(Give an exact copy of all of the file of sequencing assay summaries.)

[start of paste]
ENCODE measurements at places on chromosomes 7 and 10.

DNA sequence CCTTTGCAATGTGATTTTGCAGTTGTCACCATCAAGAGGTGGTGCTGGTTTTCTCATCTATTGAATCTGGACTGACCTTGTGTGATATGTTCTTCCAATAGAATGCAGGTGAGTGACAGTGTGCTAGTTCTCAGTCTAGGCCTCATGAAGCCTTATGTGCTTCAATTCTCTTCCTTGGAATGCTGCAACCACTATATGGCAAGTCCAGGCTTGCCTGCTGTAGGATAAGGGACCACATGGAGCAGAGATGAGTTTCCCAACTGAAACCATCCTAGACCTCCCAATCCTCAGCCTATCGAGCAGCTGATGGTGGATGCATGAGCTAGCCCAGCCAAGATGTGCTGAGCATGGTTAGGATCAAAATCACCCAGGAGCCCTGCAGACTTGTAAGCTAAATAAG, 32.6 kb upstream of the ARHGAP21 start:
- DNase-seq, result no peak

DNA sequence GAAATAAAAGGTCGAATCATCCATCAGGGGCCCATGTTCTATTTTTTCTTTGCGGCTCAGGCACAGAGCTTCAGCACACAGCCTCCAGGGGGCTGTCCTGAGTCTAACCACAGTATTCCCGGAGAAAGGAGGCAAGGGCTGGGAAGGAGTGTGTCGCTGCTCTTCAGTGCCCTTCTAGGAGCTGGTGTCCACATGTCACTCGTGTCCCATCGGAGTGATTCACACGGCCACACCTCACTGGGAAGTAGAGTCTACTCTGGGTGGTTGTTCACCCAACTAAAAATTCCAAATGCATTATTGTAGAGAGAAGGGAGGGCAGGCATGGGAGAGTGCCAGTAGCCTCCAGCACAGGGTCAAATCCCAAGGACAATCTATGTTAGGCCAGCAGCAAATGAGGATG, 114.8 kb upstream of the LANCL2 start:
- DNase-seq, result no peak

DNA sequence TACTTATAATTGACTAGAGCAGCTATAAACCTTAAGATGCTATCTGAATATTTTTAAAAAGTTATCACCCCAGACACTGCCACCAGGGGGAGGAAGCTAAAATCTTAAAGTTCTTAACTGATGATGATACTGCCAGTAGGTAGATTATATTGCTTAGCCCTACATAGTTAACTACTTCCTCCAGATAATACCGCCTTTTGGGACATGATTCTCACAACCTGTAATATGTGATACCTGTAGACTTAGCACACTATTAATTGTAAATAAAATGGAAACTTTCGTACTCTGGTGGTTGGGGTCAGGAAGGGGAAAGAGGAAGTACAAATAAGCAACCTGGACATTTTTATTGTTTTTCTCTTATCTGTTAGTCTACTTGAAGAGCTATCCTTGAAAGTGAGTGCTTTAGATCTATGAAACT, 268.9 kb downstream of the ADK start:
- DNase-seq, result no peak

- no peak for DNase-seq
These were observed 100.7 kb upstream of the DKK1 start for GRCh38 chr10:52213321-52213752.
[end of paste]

ENCODE measurements at places on chromosomes 7 and 10.

DNA sequence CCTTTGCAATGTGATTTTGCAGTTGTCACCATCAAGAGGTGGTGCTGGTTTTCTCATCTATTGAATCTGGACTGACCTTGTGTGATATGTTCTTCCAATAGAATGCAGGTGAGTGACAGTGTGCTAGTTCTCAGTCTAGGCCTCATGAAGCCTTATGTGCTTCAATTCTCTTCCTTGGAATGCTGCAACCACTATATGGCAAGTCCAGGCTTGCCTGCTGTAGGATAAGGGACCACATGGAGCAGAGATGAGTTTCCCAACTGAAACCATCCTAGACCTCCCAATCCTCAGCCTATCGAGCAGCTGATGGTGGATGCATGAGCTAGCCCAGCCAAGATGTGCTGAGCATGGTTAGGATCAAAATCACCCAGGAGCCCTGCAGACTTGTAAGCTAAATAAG, 32.6 kb upstream of the ARHGAP21 start:
- DNase-seq, result no peak

DNA sequence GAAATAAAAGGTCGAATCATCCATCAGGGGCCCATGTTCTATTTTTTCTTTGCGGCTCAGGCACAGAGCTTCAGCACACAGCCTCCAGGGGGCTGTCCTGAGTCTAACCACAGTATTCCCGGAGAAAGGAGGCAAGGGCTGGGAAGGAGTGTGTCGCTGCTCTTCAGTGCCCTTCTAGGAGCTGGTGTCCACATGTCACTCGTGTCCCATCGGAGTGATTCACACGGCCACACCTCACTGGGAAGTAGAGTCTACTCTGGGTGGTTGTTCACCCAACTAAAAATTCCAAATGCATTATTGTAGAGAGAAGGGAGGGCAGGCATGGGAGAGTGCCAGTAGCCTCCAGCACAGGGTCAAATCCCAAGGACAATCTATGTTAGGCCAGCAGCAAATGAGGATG, 114.8 kb upstream of the LANCL2 start:
- DNase-seq, result no peak

DNA sequence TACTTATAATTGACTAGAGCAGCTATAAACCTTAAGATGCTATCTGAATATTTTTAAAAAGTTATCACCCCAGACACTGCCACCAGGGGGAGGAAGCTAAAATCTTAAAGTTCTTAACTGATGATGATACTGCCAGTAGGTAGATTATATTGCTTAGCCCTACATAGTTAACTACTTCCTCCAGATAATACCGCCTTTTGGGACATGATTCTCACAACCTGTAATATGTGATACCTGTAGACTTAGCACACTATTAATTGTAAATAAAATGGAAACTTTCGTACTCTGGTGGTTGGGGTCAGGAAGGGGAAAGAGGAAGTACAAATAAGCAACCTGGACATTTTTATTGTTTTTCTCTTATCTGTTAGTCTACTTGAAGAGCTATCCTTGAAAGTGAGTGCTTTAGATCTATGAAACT, 268.9 kb downstream of the ADK start:
- DNase-seq, result no peak

- no peak for DNase-seq
These were observed 100.7 kb upstream of the DKK1 start for GRCh38 chr10:52213321-52213752.